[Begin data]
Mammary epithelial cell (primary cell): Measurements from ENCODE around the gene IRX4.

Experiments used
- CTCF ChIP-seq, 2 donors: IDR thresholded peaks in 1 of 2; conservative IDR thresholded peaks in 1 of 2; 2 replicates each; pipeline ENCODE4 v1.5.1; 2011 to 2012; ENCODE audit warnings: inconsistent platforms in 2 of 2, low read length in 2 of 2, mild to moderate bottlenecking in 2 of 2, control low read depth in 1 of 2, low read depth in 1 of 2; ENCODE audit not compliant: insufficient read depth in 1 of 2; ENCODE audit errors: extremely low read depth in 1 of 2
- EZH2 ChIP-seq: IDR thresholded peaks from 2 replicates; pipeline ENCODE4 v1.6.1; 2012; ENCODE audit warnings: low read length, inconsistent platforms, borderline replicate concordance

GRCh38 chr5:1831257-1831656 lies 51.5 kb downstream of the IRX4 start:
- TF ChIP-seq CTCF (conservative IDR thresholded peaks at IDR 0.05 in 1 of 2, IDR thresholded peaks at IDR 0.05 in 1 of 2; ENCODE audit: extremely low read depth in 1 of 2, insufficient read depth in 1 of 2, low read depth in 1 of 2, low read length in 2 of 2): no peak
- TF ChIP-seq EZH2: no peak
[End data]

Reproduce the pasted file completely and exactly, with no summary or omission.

Mammary epithelial cell (primary cell): Measurements from ENCODE around the gene IRX4.

Experiments used
- CTCF ChIP-seq, 2 donors: IDR thresholded peaks in 1 of 2; conservative IDR thresholded peaks in 1 of 2; 2 replicates each; pipeline ENCODE4 v1.5.1; 2011 to 2012; ENCODE audit warnings: inconsistent platforms in 2 of 2, low read length in 2 of 2, mild to moderate bottlenecking in 2 of 2, control low read depth in 1 of 2, low read depth in 1 of 2; ENCODE audit not compliant: insufficient read depth in 1 of 2; ENCODE audit errors: extremely low read depth in 1 of 2
- EZH2 ChIP-seq: IDR thresholded peaks from 2 replicates; pipeline ENCODE4 v1.6.1; 2012; ENCODE audit warnings: low read length, inconsistent platforms, borderline replicate concordance

GRCh38 chr5:1831257-1831656 lies 51.5 kb downstream of the IRX4 start:
- TF ChIP-seq CTCF (conservative IDR thresholded peaks at IDR 0.05 in 1 of 2, IDR thresholded peaks at IDR 0.05 in 1 of 2; ENCODE audit: extremely low read depth in 1 of 2, insufficient read depth in 1 of 2, low read depth in 1 of 2, low read length in 2 of 2): no peak
- TF ChIP-seq EZH2: no peak